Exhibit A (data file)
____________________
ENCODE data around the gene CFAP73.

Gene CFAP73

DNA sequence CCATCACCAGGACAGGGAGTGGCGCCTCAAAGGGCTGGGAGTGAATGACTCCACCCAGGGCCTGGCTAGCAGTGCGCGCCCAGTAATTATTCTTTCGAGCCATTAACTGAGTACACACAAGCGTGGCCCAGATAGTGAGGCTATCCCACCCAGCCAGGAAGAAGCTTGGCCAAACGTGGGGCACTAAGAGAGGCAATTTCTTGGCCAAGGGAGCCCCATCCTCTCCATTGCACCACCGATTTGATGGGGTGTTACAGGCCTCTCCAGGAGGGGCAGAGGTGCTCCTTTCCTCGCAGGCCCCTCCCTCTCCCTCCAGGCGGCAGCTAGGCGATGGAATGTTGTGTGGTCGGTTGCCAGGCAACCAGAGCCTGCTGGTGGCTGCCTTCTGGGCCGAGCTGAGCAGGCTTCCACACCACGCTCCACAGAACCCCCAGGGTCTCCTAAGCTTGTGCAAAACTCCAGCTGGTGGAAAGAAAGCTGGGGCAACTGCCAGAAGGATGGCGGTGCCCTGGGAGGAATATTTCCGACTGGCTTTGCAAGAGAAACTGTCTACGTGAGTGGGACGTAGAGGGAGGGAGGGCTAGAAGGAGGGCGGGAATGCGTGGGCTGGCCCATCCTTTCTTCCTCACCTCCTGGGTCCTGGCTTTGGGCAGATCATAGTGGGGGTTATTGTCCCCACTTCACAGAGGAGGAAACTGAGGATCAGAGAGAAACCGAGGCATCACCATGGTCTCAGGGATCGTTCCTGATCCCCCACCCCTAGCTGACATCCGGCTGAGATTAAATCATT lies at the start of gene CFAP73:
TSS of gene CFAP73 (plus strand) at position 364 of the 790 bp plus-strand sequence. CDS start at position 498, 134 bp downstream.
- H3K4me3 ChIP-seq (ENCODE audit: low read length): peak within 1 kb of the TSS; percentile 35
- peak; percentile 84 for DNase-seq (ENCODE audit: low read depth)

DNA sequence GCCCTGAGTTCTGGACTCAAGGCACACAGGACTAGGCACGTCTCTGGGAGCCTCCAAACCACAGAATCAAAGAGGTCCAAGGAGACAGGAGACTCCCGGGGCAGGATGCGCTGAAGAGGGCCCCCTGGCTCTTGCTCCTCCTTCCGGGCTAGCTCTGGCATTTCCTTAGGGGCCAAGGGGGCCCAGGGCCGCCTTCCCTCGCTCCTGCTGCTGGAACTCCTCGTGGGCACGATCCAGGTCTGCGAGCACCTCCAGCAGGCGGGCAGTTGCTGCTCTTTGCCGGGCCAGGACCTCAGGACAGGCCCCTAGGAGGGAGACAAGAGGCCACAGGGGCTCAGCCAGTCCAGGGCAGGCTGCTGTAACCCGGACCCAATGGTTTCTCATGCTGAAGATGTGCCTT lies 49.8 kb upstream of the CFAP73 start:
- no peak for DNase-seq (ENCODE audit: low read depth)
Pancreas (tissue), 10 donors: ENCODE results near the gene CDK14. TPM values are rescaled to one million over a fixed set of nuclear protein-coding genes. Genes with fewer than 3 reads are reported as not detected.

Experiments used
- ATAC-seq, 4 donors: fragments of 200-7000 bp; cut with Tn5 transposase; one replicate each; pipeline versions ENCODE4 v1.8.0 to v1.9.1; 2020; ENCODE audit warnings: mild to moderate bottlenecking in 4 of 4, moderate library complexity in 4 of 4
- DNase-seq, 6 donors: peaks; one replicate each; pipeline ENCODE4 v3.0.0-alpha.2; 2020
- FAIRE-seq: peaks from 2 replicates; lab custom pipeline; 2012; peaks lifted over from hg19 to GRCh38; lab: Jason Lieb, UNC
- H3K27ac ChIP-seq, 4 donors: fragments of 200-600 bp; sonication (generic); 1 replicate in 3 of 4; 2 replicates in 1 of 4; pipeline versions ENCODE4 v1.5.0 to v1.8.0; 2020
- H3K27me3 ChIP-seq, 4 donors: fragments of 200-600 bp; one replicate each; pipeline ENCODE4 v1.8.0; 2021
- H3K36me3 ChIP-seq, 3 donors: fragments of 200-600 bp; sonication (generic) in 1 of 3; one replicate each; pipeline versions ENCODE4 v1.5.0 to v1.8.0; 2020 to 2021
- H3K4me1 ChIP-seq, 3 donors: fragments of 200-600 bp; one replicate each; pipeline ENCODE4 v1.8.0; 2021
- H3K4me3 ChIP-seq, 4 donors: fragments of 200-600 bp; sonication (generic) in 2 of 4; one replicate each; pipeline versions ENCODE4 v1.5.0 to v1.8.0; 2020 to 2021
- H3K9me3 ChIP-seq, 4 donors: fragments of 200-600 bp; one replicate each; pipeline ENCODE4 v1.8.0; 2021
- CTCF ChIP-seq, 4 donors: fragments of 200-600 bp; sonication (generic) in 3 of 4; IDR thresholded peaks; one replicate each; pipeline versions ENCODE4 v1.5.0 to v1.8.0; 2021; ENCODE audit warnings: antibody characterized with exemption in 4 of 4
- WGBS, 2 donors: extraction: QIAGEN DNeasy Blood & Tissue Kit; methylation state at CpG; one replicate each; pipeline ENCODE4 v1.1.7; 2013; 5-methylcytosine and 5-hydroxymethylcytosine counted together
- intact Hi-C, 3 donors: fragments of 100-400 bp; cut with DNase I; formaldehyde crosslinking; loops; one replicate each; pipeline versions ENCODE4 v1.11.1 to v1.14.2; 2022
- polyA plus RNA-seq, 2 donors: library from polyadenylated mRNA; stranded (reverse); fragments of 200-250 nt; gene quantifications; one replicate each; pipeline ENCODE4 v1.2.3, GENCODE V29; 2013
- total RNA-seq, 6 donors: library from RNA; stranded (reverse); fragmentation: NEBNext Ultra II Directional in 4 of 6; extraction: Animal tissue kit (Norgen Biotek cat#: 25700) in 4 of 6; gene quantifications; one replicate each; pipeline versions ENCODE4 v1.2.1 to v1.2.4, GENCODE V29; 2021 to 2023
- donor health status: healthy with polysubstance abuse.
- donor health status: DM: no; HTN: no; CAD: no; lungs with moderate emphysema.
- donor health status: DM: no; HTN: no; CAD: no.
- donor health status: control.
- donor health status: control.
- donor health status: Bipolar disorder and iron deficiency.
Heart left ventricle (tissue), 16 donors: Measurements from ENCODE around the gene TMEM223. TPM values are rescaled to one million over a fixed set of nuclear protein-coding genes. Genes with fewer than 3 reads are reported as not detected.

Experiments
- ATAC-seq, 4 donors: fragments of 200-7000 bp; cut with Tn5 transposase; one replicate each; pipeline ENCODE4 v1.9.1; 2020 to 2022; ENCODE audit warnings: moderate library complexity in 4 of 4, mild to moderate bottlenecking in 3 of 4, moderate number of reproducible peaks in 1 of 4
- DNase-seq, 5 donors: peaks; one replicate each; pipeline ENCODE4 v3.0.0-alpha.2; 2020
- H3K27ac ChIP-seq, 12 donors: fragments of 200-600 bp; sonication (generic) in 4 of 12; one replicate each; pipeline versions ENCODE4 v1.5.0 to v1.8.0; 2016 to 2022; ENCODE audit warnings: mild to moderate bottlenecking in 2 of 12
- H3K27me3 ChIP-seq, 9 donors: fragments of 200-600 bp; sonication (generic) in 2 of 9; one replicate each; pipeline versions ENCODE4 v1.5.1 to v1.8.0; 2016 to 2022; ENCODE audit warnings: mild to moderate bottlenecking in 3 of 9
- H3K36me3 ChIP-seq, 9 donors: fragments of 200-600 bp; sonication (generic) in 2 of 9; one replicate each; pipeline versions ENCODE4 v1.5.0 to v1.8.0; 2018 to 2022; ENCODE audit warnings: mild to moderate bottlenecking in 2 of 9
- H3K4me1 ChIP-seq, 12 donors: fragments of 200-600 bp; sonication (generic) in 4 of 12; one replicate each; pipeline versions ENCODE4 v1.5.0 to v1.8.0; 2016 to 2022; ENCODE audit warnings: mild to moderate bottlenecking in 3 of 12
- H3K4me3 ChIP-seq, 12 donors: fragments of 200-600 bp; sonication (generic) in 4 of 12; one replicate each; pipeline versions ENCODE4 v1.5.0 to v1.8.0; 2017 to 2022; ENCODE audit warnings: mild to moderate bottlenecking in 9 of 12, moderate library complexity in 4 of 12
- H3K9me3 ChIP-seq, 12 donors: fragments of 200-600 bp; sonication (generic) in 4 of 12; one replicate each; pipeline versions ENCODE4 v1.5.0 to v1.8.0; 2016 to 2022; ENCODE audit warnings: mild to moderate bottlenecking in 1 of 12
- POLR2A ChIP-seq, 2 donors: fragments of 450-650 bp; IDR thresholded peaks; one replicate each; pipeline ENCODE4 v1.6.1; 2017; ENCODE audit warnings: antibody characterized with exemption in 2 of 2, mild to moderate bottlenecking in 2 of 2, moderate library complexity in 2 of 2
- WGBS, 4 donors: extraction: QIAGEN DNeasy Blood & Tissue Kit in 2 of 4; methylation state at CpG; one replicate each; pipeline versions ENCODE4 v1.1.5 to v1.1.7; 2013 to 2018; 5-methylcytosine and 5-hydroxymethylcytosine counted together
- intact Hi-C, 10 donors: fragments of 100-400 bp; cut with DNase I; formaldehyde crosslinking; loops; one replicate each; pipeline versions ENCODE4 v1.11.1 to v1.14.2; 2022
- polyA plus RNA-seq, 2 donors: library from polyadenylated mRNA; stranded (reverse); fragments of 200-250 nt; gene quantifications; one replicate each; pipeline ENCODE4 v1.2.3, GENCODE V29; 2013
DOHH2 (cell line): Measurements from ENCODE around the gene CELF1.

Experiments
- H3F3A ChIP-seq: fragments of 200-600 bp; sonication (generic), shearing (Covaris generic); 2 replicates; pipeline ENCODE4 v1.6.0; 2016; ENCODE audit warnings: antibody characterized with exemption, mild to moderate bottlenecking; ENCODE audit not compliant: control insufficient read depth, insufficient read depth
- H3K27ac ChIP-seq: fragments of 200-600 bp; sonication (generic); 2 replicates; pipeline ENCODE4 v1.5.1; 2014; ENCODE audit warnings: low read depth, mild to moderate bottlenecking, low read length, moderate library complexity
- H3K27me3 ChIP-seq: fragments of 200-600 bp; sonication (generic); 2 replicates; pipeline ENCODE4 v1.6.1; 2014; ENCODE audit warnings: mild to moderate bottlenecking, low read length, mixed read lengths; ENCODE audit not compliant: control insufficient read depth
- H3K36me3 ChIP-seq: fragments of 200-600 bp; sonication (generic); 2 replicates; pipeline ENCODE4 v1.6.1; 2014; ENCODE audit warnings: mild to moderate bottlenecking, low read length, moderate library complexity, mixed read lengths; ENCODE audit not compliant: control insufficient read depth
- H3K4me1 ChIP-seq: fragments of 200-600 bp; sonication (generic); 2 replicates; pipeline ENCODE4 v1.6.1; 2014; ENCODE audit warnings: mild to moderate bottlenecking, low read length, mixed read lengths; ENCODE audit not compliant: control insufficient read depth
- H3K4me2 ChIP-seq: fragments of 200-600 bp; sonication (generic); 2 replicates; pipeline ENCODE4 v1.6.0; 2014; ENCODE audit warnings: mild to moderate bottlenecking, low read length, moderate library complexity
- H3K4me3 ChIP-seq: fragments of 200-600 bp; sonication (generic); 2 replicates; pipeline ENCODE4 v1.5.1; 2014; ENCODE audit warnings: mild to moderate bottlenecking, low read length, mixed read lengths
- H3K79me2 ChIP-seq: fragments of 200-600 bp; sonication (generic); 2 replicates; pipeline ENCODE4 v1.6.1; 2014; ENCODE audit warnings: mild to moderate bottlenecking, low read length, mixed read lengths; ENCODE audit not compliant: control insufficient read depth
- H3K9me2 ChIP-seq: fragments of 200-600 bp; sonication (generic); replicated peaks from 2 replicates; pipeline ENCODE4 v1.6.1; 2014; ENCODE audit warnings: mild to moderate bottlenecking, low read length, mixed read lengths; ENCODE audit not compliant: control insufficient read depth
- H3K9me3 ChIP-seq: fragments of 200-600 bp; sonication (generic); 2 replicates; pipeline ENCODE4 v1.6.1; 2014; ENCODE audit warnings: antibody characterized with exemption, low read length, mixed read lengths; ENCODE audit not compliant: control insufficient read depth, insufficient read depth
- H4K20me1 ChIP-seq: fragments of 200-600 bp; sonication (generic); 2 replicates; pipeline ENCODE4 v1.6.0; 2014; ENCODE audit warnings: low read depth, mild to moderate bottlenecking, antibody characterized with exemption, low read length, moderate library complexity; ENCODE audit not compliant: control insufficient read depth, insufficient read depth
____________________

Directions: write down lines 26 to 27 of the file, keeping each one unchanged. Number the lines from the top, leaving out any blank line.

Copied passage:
- donor health status: DM: no; HTN: no; CAD: no; lungs with moderate emphysema.
- donor health status: DM: no; HTN: no; CAD: no.